Coffee is graded to make it easier for buyers and sellers to know the quality. The grading is sometimes shown in coffee shops to help consumers identify the best coffee brands.

No central grading system exists, so every country has its own grading criteria.

Colombia grades its beans based on size. The beans are passed through perforated sieves to determine their size and given a rating.

This is a good indication of coffee quality because the larger the coffee cherries, the healthier and more flavorsome the coffee should be.

There are two grades of Colombian coffee:

1. Supremo

These are Colombian beans sized on a screen of 17. They are larger and less common, and Supremeo coffee is considered very high quality.

2. Excelso

These beans are still big but smaller than Supremo. They are sorted from screen sizes of 15-16 and are the most common coffee beans exported from South America.

If you want the highest quality beans, look for Supremo.

Why Does Colombia Grow Amazing Coffee? (4 Factors)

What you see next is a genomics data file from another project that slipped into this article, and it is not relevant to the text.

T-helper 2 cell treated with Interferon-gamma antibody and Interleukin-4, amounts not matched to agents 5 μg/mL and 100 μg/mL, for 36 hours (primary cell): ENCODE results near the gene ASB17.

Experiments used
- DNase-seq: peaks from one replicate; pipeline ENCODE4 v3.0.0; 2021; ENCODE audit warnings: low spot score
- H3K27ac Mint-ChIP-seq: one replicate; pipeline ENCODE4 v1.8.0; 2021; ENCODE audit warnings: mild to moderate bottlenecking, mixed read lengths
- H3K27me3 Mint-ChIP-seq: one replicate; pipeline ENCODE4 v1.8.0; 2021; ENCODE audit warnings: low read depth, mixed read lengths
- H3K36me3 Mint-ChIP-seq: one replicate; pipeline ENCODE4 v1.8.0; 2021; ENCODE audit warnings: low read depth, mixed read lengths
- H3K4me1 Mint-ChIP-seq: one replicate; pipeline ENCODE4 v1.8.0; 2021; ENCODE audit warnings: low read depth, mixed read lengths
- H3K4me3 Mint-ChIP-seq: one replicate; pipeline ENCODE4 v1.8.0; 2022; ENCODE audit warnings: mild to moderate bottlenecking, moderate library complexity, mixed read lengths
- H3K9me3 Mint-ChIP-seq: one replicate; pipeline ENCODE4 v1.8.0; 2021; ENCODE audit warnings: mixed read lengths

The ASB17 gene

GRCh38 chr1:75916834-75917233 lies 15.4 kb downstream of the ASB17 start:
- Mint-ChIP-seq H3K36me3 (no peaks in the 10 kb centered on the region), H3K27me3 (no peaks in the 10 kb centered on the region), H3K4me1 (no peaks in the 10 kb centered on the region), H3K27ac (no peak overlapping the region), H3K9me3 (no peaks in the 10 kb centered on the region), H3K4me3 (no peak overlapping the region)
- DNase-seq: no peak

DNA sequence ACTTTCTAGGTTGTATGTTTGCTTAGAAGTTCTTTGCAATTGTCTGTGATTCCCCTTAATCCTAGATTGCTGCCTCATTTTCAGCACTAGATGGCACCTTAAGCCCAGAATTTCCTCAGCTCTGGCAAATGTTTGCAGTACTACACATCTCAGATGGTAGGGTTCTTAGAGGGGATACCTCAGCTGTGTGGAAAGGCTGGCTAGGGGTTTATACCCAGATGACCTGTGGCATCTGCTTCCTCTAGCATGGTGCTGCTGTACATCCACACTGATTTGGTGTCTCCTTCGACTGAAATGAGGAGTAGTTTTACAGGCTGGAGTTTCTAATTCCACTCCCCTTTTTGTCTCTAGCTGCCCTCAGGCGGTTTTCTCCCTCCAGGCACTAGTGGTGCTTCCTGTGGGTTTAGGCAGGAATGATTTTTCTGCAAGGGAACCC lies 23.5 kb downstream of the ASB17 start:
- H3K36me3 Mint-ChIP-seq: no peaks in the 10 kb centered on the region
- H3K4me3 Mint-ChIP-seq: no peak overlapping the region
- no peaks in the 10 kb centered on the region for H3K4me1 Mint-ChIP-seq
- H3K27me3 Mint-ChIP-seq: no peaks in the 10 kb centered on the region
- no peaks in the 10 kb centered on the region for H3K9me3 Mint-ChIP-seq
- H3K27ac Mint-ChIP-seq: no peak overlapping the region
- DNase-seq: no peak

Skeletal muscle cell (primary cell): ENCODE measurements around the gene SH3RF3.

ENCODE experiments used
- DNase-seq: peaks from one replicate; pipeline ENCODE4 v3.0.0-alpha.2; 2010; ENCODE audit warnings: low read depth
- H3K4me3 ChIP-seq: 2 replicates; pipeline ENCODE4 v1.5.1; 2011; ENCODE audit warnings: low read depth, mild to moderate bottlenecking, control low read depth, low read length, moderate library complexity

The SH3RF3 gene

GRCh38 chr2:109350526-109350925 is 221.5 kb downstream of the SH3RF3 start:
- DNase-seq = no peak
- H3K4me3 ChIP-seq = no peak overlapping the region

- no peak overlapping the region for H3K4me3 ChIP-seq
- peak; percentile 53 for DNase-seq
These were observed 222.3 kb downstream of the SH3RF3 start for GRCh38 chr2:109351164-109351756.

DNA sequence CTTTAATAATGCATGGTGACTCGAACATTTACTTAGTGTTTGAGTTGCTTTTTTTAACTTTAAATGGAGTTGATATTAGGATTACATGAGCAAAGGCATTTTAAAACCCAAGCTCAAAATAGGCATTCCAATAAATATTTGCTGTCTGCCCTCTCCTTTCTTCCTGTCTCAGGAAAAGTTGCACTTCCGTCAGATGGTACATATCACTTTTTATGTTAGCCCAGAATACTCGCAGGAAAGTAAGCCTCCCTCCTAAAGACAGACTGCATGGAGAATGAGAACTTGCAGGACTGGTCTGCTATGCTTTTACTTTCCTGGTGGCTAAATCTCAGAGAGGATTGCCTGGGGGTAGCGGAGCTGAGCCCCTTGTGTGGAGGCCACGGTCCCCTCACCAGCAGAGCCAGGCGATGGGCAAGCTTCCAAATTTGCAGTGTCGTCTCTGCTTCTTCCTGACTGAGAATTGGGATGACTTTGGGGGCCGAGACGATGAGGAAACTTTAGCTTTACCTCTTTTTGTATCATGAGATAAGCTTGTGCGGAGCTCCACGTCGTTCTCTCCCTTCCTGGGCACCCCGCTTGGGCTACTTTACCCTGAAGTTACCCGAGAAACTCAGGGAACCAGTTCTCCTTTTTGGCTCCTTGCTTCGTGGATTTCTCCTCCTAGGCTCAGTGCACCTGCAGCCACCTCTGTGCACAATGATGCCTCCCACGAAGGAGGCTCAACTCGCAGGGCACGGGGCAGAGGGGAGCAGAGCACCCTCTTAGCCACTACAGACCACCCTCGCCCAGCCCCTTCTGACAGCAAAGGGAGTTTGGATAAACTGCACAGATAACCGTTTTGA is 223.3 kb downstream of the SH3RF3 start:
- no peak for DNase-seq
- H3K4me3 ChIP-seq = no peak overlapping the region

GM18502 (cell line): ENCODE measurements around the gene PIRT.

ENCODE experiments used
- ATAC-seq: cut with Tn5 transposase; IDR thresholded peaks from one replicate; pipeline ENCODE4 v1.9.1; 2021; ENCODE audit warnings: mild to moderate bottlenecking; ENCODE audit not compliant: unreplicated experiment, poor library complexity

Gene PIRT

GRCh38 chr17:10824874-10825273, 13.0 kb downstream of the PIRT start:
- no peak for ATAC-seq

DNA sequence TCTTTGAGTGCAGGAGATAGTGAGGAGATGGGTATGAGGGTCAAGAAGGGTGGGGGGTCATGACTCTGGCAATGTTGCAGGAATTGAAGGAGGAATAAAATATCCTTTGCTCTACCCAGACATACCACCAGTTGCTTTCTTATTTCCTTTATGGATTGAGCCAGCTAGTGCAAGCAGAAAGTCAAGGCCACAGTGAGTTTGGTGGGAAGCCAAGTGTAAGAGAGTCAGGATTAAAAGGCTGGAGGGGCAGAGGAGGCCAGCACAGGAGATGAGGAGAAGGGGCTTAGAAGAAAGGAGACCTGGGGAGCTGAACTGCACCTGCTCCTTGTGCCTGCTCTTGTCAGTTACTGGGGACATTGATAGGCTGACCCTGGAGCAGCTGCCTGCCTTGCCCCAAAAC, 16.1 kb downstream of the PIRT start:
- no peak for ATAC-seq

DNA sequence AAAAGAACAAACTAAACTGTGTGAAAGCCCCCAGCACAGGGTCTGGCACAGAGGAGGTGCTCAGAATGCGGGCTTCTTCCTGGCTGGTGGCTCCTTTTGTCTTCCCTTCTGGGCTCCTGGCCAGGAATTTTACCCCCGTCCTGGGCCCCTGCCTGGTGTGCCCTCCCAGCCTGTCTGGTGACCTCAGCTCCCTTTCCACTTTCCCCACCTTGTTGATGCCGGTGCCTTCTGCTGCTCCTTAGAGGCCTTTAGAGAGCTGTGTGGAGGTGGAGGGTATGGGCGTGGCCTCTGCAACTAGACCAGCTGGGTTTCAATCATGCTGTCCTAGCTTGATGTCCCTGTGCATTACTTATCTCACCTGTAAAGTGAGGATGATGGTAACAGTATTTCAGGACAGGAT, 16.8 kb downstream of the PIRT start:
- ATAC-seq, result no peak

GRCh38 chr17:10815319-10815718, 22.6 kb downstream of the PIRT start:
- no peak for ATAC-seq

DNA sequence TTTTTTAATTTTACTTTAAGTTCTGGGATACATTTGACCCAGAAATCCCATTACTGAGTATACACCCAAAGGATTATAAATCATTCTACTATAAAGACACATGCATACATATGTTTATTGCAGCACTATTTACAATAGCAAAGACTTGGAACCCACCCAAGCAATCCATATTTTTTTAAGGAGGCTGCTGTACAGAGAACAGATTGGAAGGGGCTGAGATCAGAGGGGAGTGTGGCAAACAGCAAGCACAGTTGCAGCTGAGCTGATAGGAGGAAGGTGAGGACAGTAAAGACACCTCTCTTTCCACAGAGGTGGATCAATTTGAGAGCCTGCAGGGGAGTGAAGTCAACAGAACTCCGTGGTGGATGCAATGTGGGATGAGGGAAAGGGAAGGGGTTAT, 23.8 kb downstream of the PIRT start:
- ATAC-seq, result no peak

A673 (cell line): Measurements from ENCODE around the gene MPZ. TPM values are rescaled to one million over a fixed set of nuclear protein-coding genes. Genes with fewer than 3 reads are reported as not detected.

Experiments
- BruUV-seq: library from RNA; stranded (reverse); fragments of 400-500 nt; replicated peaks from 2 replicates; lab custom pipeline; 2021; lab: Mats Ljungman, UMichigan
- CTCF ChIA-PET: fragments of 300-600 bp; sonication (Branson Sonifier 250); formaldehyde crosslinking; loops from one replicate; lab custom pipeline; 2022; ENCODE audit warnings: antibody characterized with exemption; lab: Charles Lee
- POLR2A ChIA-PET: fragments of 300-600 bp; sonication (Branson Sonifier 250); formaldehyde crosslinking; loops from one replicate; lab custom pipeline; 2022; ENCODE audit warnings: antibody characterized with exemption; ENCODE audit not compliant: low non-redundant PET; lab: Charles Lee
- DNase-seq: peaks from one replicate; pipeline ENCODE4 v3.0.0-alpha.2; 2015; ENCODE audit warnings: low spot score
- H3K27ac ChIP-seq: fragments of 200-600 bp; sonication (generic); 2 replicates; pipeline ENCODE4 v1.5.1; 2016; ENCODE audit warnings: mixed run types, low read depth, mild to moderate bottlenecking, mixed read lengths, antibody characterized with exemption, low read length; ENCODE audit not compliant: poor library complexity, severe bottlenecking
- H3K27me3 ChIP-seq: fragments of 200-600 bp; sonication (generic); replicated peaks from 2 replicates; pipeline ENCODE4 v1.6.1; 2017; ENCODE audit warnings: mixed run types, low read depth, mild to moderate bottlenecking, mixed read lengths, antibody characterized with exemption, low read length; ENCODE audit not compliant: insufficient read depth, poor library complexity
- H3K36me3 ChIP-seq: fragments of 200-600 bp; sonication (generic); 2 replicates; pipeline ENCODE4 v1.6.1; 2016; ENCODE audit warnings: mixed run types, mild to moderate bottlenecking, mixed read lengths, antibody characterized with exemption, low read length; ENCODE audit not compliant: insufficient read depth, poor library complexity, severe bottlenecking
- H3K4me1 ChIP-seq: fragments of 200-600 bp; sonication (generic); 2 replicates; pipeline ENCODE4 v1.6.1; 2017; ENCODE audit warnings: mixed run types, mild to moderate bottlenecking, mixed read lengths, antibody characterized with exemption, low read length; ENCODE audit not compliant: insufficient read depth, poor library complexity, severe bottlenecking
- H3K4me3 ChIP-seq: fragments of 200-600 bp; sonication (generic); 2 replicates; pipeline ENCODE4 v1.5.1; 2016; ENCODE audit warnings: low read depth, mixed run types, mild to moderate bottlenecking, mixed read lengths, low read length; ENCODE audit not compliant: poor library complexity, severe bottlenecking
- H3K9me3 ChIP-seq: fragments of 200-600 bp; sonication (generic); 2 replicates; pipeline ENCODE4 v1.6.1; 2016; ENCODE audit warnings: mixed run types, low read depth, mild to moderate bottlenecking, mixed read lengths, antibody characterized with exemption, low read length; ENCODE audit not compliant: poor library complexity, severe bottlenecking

1. The Environment

Colombia has the perfect growing climate for coffee. It has tropical warmth that supports plant growth and high-elevation areas with a lower temperature.

It also gets enough rain to support healthy plant life.

Plus, Colombia has volcanic soil. This rich and fertile soil is packed with nutrients that help the coffee beans to grow.[1]

This gives Colombian coffee a fuller taste than other coffee-growing areas.

This environment helps the coffee beans to ripen at their own pace and develop different flavor profiles.

However, it is worth noting that climate change is impacting coffee production. This may eventually hurt the Colombian coffee industry.[2]

2. The Colombian Coffee Industry and Its Long History

Colombia is currently the world's 3rd largest producer of coffee (behind Brazil and Vietnam) and has a long history of coffee farming.

Legend has it that priest Francisco Romero required his followers to plant coffee trees, and they spread across the country.